A Sept. 28 fire destroyed a home in Kugluktuk and has forced a man, woman and their two teenage children to seek refuge with relatives.
Residents have been donating essential supplies to the family.
“The whole community is pitching in to get them whatever they need,” said Kugluktuk Fire Chief Gordon Hikomak.
The blaze, which is still under investigation, broke out around 2 a.m. in the one-storey, three-bedroom home. The occupants were out of the building before the fire crew arrived, Hikomak said.
“It was really bad. As soon as we made it there, it was really in flames,” he said of the scene. “The whole building was on fire really fast because the wind was a west wind. It made it worse.”
Eleven firefighters responded and it took them close to four hours to fully extinguish the fire. Water trucks were needed to combat the blaze after the pump on the fire truck broke down about 15 minutes after it was deployed.
– Derek Neary
Kugluktuk man’s death in police custody triggers investigation
The Calgary Police Service and the Nunavut Coroner’s Office are investigating the death of a 22-year-old Kugluktuk man who died while in RCMP custody on Sept. 19 at Stanton Territorial Hospital in Yellowknife.
Emma Poole, team lead with the Calgary police force’s media relations unit, said few others details will be made public at this time.
“I’m afraid at this point, this is about as much as I can confirm as the investigation is still ongoing,” Poole stated. “These types of investigations typically take months, although it could take longer. We want to get it right and that takes time.”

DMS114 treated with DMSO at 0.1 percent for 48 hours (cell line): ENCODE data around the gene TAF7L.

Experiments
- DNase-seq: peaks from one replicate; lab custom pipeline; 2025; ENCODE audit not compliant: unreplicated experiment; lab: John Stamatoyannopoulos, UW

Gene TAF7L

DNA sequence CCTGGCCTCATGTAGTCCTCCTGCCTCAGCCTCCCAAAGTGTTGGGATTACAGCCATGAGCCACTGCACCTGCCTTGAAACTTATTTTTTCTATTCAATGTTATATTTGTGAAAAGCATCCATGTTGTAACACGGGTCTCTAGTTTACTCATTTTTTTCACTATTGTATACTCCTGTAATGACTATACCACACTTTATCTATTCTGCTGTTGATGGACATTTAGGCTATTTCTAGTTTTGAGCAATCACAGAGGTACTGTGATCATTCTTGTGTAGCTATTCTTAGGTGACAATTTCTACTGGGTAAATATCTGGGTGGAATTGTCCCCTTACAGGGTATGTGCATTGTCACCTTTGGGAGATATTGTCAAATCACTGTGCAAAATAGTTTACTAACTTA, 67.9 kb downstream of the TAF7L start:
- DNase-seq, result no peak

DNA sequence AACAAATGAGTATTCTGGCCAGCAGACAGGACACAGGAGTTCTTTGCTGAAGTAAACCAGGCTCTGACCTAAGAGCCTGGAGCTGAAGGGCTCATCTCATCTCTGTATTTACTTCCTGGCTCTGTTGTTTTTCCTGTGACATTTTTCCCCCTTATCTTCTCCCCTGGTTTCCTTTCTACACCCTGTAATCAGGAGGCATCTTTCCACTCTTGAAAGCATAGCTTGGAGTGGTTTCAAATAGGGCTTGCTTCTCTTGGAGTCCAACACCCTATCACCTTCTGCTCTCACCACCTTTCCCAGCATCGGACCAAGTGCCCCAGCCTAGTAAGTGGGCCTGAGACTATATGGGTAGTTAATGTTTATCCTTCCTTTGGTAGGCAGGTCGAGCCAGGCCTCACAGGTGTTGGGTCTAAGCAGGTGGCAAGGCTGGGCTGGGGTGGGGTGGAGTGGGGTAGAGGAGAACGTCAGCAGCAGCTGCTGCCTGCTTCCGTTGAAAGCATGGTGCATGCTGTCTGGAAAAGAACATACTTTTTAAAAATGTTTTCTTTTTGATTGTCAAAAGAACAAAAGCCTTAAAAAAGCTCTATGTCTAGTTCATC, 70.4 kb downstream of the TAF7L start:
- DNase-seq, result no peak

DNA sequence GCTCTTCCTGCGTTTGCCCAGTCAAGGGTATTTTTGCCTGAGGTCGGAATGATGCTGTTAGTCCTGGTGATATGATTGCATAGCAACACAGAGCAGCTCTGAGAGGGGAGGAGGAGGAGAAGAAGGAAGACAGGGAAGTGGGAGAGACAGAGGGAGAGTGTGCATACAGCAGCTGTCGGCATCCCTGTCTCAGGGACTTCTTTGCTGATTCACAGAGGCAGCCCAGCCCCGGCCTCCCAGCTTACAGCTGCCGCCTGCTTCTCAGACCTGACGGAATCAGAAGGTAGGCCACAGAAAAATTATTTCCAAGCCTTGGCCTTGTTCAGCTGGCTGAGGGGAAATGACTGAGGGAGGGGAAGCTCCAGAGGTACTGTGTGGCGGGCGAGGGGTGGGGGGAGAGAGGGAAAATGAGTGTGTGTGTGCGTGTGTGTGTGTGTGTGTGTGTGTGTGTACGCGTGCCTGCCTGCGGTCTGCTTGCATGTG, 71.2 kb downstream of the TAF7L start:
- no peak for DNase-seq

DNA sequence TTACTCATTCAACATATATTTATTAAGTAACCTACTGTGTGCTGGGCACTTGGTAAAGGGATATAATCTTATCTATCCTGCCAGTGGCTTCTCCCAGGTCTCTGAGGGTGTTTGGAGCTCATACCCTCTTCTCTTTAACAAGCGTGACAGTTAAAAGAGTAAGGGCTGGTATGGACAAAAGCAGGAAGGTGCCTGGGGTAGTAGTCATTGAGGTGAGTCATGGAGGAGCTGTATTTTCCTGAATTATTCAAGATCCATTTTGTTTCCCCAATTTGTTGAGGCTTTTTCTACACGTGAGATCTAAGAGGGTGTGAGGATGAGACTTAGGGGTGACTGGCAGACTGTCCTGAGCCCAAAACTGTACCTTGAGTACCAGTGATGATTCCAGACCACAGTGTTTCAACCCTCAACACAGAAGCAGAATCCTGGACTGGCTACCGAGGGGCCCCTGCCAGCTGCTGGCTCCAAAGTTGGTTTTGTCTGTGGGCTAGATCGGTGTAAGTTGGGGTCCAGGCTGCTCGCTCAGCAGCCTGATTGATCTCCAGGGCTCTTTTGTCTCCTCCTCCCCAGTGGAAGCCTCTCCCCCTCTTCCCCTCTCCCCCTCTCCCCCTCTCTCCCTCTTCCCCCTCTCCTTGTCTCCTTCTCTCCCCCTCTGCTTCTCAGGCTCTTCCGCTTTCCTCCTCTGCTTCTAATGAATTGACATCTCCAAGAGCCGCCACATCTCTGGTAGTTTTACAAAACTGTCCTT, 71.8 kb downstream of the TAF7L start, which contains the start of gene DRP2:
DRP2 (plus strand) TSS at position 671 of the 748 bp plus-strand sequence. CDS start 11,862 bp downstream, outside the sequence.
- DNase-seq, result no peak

The results of the investigation, along with any recommendations relating to charges, will be forwarded to the Crown prosecutors’ office for review, Poole added.
‘V’ Division RCMP, who contacted Calgary Police Service to conduct the external investigation, wouldn’t elaborate.
“It would be inappropriate for the RCMP to comment further on this matter until the investigation is concluded,” read a statement from the Iqaluit detachment.
– Derek Neary
Baffinland, QIA sign updated Inuit Impact Benefit Agreement
Baffinland Iron Mines Corporation and the Qikiqtani Inuit Association announced the signing of an updated Inuit Impact Benefit Agreement (IIBA) on Oct. 3.
The mining company says the new deal will strengthen Baffinland’s commitments to Qikiqtani communities.
Baffinland and QIA have jointly pledged to increase the benefits of the Mary River Mine to Nunavummiut by enhancing the focus on Inuit training and employment, according to a Baffinland news release. This will be done through:
– Increased skills and training opportunities for Nunavummiut
– Increased financial commitments to training and skills development
– Development of a state-of-the-art training facility in Pond Inlet
– Programs designed to specifically increase Inuit employment in all aspects of Baffinland’s organization
– Improved support for all residents of the Qikiqtani communities
The updated agreement immediately replaces the original IIBA, which was signed in September 2013.
“The signing of the amended IIBA represents another major step in our commitment to deliver on our promise to bring employment and training opportunities to the Qikiqtani region,” said Brian Penney, Baffinland president and CEO. “It also reflects the strong relationship between Baffinland and QIA, as we continue to find new ways to work in partnership and understand how we can continue to move forward and make a real difference for all Nunavummiut.”
– Derek Neary